What Happens After a Crash?

On a gloomy, wet evening in December, cars were backed up for two and a half hours along Southwest Hall Boulevard near City Hall. Tigard Police and their partners were responding to a crash involving a vehicle that struck a pedestrian in the roadway. The severity of the pedestrian’s injuries required acute care at the scene, resulting in the roadway being temporarily closed.

When it comes to motor vehicle crashes, first responders work quickly to clear the roadway to restore traffic flow, but this is contingent on prioritizing patient medical needs, the safety of everyone at the scene and preserving the area for the investigation to determine the cause.

In the December incident, both lanes were initially blocked off with cones, police vehicles and Tualatin Valley Fire & Rescue’s (TVF&R) apparatus providing a barrier across the roadway, so crews could provide patient care and secure the scene. Police officers performed traffic control to reroute vehicles, preventing them from entering the area.

“When responding to a crash, the first thing we do is create a buffer zone and take
steps to prevent further injury or loss of life to people involved in the crash, other travelers and first responders,” says Tigard Police Traffic Safety Officer Nelson Massey.

Officers found the injured male just off the shoulder of the roadway. Emergency medical technicians and paramedics from TVF&R and Metro West worked quickly to stabilize him, so that he could be transported to the hospital.

“At crashes like this, our goal is to provide the patient near-emergency-room level care in the field. Depending on the injuries sustained, various tasks may include stabilizing the spine, dressing wounds, administering medications through an IV, monitoring vitals and establishing an airway in order to help the patient breathe, if needed,” says Kim Haughn, public affairs officer for TVF&R.

As medical personnel tended to the patient within the buffer zone, Officer Massey began collecting evidence with the help of other officers on the scene. As a member of the Washington County Crash Analysis Reconstruction Team (CART), he has specialized training in physics and math to analyze crashes.

“For our analysis, we leave evidence intact, take photos, mark them on the road and do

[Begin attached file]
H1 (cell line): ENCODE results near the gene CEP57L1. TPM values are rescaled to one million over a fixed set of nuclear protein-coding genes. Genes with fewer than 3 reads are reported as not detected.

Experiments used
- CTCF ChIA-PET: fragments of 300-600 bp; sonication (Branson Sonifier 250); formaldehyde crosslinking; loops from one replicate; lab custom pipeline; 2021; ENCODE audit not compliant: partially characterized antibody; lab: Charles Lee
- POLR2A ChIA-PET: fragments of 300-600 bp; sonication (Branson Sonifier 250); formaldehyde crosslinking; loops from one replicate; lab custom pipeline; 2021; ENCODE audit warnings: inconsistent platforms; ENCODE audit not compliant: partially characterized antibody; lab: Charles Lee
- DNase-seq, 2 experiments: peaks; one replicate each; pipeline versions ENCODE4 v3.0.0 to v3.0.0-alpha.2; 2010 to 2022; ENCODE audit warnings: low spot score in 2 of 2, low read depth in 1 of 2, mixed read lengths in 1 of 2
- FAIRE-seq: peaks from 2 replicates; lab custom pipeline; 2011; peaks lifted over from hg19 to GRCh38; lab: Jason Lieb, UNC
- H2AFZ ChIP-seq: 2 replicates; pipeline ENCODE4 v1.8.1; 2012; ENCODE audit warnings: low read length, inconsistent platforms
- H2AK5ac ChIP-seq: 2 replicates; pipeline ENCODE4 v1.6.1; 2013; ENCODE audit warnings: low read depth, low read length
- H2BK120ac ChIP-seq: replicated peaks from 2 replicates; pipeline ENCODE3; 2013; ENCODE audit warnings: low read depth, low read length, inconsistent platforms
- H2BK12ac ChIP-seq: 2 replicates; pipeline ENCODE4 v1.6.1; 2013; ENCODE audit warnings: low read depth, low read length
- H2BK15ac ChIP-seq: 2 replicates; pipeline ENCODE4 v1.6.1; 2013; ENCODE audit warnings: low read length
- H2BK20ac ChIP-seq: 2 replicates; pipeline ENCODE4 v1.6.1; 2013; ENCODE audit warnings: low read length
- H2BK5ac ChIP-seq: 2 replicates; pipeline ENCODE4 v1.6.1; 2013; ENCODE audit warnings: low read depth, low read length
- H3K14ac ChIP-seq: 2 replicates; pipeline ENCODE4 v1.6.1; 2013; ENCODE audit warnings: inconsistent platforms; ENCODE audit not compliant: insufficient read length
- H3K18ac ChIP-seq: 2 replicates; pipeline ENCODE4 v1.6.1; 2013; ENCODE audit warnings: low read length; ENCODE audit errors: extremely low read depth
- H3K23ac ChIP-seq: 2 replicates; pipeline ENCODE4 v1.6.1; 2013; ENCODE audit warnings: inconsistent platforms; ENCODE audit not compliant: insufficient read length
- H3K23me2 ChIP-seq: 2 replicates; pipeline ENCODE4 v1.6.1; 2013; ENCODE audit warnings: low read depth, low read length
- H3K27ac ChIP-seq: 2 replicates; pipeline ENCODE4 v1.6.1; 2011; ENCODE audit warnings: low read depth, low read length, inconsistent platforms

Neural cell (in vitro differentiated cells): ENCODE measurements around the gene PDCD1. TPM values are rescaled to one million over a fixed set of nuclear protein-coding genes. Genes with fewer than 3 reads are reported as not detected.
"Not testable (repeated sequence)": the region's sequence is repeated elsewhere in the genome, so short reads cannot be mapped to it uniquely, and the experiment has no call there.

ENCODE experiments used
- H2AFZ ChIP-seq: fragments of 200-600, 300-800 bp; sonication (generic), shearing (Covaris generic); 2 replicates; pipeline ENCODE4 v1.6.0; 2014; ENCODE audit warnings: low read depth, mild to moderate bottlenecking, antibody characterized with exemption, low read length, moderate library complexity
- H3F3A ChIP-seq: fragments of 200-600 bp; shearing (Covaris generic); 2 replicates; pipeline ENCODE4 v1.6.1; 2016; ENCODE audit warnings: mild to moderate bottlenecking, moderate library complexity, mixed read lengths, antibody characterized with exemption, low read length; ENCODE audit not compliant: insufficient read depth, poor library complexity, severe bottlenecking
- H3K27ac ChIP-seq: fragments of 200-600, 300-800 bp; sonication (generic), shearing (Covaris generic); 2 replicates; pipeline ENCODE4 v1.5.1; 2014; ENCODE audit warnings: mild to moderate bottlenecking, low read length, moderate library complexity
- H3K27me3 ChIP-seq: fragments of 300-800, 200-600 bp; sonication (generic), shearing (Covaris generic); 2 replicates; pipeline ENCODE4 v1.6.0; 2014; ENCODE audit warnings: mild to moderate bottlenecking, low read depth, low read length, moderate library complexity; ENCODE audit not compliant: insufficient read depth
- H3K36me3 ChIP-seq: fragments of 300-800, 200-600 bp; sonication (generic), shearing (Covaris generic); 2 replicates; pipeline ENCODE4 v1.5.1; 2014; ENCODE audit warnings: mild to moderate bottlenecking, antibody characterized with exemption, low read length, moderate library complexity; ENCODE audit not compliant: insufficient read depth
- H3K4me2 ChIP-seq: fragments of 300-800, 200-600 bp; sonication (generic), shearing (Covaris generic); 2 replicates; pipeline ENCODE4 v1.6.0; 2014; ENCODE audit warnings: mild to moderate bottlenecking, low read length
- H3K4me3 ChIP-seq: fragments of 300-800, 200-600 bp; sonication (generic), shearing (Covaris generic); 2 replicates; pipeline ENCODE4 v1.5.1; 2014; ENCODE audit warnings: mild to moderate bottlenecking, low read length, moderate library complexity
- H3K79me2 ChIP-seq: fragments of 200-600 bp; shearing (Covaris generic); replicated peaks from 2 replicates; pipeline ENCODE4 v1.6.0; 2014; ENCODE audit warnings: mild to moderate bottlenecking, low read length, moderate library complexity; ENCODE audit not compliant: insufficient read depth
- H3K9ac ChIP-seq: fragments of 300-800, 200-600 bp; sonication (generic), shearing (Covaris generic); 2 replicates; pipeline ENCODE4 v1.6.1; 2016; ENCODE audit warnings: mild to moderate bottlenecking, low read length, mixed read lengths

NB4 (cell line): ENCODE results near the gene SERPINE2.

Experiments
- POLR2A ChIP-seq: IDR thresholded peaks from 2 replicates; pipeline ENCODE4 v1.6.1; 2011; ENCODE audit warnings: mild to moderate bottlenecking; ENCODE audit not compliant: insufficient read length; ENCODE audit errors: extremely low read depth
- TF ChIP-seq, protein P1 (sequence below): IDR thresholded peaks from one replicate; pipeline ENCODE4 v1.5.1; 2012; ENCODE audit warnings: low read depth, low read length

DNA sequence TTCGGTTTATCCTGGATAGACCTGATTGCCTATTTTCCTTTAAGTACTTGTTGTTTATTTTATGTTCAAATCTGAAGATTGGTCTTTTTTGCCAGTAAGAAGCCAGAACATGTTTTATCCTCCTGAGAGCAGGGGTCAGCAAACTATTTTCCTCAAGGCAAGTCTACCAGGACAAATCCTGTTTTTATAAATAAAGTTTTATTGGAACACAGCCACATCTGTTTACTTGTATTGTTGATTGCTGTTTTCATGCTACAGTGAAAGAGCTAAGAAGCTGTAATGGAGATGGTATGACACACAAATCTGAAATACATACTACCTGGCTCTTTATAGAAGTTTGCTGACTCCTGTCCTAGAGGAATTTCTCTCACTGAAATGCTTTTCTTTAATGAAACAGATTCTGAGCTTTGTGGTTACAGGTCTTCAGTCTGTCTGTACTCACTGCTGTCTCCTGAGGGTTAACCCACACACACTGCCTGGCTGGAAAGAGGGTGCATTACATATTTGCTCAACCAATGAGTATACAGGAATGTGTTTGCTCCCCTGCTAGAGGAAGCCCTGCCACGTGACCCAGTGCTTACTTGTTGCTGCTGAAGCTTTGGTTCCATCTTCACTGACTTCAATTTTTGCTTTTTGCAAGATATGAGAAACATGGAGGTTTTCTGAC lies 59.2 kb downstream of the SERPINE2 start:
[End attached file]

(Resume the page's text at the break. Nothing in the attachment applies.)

measurements on the roadway, so we can recreate a scaled diagram of the crash scene and determine what happened,” says Officer Massey.

Officers examined and searched for all evidence in the roadway, including tire, yaw, and gouge marks; debris; fragments and condition of the vehicle involved; and other articles. They also interviewed anyone who may have witnessed the crash in order to reconcile their information to the physical evidence found.

Once officers documented the evidence in the roadway and the patient was safely in transit to the hospital, officers and TVF&R cleared glass and debris, moved the involved vehicle and responder rigs to the shoulders and re-opened all travel lanes.

Other factors may delay the process of reopening travel lanes following a crash, which include:

• Vehicles being inoperable, preventing responders from pushing them to the shoulder until a tow truck arrives.

• Hazards at the scene such as vehicles with leaking fluids.

• Downed power lines where emergency personnel may need to wait until PGE to
mitigate the hazard before responders can safely begin their work.

• If a vehicle needs to be preserved as evidence for a criminal investigation, an officer must supervise its handling by the tow truck driver and follow the driver to a secure evidence yard to ensure the vehicle isn’t compromised.

• If a driver’s behavior indicates impairment, an officer will conduct a standard field sobriety test. The results will help establish probable cause for arrest and further tests – either a breathalyzer, urine or blood test.

Clearing the roadway after a crash to restore traffic flow is a priority for Tigard Police and is a team effort. You can be a part of that team by following officers’ traffic control instructions. This not only ensures your safety and the safety of the scene, it helps allow first responders to efficiently perform their duties. And while it’s easy to get distracted looking at the scene when driving by, taking your eyes off the road can cause a secondary crash.

Tigard Police and their first responder partners strive to ensure Tigard is a safe and livable community. Performing safety measures at a crash site, similar to this incident, may result in traffic delays, but saving a life and preventing future injury crashes are top priorities.

Photo Enforcement Coming to Tigard
Photo enforcement is coming to Tigard in spring 2019 at three intersections along Pacific Highway (99W) at 72nd Avenue, Hall Boulevard and Durham Road to make intersections safer for drivers, pedestrians and bicyclists. This technology produces high-resolution video and images that will capture vehicles entering an intersection during a red light. If you want to learn more about photo enforcement and track the status of implementation, please visit:
www.tigard-or.gov/police.